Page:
The human mind is the most fascinating thing in the Universe. Unfortunately, it has its shortcomings, and one of them is that it doesn't handle time lags well. About 15 years ago I ran into a problem that went something like this:
Consider an organization with 1,400 employees; 1,200 are experienced workers, 200 are trainees. Every year 50 experienced workers are retiring. All retirees are always and exclusively replaced by trainees. Promoted trainees are always and exclusively replaced by new hires. It takes four years for a trainee to become an experienced worker. For the last ten years the number of experienced workers has remained constant, when suddenly the number of retirees doubles to 100 and remains at that level. What will happen to the number of experienced workers and the number of trainees? Draw a diagram that shows the number of experienced workers and the number of trainees over time. How confident are you in your prediction?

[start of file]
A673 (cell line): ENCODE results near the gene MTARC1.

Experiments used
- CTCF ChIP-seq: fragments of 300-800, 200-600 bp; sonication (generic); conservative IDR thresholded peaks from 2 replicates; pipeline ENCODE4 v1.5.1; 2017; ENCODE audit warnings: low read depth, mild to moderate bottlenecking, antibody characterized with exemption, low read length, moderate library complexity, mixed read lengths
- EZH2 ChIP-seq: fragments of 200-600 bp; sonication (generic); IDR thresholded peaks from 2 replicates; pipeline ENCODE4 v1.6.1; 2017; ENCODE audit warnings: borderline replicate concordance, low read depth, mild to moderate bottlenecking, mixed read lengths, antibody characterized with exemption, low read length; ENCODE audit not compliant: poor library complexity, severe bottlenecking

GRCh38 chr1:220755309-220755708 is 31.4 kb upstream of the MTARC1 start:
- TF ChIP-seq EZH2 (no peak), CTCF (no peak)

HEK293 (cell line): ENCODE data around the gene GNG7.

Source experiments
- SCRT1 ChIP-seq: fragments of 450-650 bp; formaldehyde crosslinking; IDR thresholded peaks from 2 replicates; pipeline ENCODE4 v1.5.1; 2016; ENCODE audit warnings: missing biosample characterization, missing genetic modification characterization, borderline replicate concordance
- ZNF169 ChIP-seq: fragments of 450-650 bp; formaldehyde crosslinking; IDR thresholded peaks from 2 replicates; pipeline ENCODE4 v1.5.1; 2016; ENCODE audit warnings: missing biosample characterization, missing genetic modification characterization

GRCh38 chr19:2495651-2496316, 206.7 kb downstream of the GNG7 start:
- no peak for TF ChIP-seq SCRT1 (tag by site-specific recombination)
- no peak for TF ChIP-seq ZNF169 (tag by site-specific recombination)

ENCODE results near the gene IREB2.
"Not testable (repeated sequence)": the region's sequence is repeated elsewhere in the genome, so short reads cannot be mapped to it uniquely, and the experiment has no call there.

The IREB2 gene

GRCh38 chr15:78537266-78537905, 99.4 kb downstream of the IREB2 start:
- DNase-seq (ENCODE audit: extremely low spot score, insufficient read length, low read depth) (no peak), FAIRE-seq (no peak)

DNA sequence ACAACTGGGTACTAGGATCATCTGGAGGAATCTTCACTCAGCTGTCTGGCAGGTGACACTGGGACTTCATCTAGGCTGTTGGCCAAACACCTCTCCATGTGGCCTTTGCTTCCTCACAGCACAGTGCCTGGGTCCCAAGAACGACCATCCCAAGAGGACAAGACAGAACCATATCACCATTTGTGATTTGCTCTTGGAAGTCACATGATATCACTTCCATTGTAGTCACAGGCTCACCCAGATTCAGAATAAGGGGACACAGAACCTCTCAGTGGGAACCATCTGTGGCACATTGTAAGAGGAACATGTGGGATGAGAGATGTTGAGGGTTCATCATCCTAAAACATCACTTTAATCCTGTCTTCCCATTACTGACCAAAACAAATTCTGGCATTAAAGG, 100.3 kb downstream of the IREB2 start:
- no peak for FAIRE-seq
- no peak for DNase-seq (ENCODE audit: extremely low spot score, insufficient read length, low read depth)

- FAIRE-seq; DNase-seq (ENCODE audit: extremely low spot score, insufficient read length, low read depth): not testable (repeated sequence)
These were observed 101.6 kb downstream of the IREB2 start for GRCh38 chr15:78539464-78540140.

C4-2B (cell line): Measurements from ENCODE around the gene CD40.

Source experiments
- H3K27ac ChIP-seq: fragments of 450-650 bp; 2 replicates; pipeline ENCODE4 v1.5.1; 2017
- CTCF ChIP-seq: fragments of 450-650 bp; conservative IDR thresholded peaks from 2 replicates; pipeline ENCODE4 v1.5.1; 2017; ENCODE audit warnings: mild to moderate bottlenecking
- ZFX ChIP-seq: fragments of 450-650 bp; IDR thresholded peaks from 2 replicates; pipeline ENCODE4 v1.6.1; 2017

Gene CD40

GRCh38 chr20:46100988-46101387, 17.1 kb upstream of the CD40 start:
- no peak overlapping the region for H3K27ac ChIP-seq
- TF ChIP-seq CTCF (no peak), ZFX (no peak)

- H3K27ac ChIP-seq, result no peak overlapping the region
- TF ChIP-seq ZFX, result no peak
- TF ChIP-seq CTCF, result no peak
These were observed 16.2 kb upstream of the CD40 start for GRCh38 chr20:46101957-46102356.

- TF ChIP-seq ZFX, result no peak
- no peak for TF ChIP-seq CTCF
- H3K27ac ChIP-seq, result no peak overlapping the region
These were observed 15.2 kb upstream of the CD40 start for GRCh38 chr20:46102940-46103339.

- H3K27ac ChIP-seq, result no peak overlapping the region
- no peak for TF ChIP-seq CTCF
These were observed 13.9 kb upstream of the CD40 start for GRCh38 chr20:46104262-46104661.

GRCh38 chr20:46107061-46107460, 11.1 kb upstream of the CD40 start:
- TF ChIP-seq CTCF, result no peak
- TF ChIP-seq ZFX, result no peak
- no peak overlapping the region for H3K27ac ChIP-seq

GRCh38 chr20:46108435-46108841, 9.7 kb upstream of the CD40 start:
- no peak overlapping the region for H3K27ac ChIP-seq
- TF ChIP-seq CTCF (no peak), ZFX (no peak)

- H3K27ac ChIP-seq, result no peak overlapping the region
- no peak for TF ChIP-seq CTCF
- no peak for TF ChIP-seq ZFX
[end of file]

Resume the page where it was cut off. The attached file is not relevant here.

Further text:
If you are having a hard time solving this problem, you are not alone. Over the years I have presented it to a number of people, and only a few could solve it with confidence. One person sent me an equation that he had colour-coded with no less than six different colours; it was still wrong and he showed no interest in finding out why.
Other people told me after they couldn't solve the problem that the exercise was not realistic because it ignores resignations, sackings, hiring of experienced workers, and so on. Their logic: If I can't solve a simple problem, why not try a more complex one.